Tailored Living was founded on the idea of making the most efficient use of available space in the home. Buying a bigger home or expanding one’s current home is not a viable option for most people, most of the time, and here in Greater Vancouver, expanding is often not possible due to small lot sizes and strict community by-laws. This is where Tailored Living shines. You don’t have to move or expand to get more space. You just need the space that you do have to work harder and better for you, and that includes “awkward spaces” just like these four:

Alcoves: This design feature was popular in new home builds in the 1990’s and early 2000’s. These voids or recesses in walls were usually used merely for showcasing artwork, photos or decorative pieces. However, with urban and even suburban lots getting smaller and tighter, the focus of many new builds has shifted to maximizing space, and alcoves are waning in popularity. Maybe you live in one of those older homes with an alcove and it’s starting to feel like nothing more than wasted space that needs constant dusting. Tailored Living can work with alcoves and wall recesses of all sizes and transform them into functional spaces like shelves, drawers or cupboards. Larger recesses can even be outfitted with a Murphy bed that can be used for overnight guests.

Sloped ceilings and non-square walls: These are common with homes built up to the 1980’s, especially in Vancouver. Even some modern homes have them. While there is something nostalgic about them, they also present some very frustrating design and space challenges.

Don’t resign yourself to wasted space when it comes to these design and space challenges. There are lots of ways to make use of these areas in the home and create more storage space and even multi-functional spaces (like storage plus home office space).

Closet corners: Tailored Living built its reputation on efficient closets that make maximum use of minimal space, which includes those funky but unavoidable corners. Closet corners in a standard-build closet are wasted space. Tailored Living uses insider tricks of the trade and uncommonly-clever accessories and gadgets to make those corners usable, practical and able to store more than you probably imagined. This goes for any and all closets in your home, whether it’s a bedroom, hallway or utility closet.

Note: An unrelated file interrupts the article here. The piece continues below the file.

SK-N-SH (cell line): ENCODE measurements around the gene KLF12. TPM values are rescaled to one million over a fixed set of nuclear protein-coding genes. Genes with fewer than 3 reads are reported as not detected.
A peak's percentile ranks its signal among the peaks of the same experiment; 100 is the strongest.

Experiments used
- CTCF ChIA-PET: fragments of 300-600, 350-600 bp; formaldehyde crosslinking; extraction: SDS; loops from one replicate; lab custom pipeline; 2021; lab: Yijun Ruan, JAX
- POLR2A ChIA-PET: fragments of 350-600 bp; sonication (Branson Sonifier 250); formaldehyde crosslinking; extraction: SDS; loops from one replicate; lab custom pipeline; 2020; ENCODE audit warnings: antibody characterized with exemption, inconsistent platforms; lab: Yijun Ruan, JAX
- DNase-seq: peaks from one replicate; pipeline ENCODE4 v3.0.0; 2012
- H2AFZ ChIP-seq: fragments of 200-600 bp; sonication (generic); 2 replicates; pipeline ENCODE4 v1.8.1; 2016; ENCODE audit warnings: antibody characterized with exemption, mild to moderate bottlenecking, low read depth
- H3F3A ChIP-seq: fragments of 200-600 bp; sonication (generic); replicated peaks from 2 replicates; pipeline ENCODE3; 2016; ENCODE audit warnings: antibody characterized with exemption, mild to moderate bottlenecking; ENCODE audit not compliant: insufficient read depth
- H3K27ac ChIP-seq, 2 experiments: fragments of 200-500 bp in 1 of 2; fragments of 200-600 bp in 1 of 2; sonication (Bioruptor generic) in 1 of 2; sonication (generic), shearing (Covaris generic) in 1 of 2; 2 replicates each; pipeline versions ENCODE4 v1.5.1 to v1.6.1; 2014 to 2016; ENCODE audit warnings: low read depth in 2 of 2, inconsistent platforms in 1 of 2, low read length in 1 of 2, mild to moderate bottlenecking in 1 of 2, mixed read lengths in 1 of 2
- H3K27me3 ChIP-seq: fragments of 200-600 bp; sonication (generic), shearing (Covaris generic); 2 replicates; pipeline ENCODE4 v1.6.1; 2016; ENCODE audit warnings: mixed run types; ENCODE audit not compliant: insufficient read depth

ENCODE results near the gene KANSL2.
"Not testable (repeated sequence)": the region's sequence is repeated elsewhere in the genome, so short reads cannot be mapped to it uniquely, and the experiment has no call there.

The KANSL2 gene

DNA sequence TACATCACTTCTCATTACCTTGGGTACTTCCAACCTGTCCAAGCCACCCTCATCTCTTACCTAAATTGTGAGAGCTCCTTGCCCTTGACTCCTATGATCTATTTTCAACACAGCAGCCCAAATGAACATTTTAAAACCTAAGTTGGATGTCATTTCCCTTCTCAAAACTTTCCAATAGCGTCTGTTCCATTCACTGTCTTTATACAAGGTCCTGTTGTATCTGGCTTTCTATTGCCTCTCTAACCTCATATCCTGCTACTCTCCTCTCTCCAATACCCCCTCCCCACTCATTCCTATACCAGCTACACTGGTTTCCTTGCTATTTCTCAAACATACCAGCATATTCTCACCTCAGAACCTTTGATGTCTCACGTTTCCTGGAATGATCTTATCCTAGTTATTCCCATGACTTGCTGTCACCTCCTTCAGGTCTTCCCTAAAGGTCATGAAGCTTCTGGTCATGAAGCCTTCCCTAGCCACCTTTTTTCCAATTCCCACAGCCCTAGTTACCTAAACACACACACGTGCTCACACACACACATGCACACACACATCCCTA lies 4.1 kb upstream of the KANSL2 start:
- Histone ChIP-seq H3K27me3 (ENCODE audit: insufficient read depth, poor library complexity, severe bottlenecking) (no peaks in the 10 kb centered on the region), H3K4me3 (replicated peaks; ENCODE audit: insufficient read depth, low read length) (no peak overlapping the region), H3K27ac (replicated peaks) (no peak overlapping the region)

Photo: Nicola Betts

Under-the-stairs and other non-standard room shapes and sizes: You understand this struggle if you have stairs in your home. Many people just give up on these areas. Others use them as storage for random items that, hopefully, they won’t need to use very often because once stuff has been placed underneath they’ll be next to impossible to access again. Tailored Living has put some very unique and creative ideas to work with under-the-stairs spaces, even turning one client’s awkward space into a charming display area for some family heirlooms.

Floating shelves by Tailored Living with tea pots on display

One client’s creative use for space under the stairs.

So what’s the moral of this story? Don’t give up! You might be pleasantly surprised how hard we can get these awkward areas to work for you. All we need is about 20 minutes of your time. We can drop by for a free consultation and we can create plans based on your specific needs that show your awkward space in three-dimensions so you’ll be able to see exactly what your frustrating spaces can become with a bit of know-how.

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Spring Cleaning and Organizing in the Garage is Easier This Year

TraditionalGarCabinets2You know how you’re always feeling like there just isn’t enough time to get things done around the house? If only there were more hours in the day…. good news!  We’ve all been banking extra hours over the last four years, and this year we get to cash them in. It’s Leap Year, and there’s a whole extra day to tackle those jobs that keep getting pushed down lower and lower on the “To Do” list, like cleaning and organizing the garage.

We’ve blogged before about getting organized, but in case you missed those previous blogs, we’re going to cover some garage organization tips here. Even if you have read those blogs, it never hurts to read them again. Maybe you’ll be inspired anew to finally tackle problem clutter, dirt and other things that have been gathering in your garage over the months or years. Here’s how to re-create your garage space in four easy steps:

1) Discard: If you’re like a lot of home owners, all of the stuff from inside the house that you’ve tagged as destined for the dump or the Salvation Army gets placed in the garage. Often times that’s where it ends up staying, for weeks or months or even years. Now is the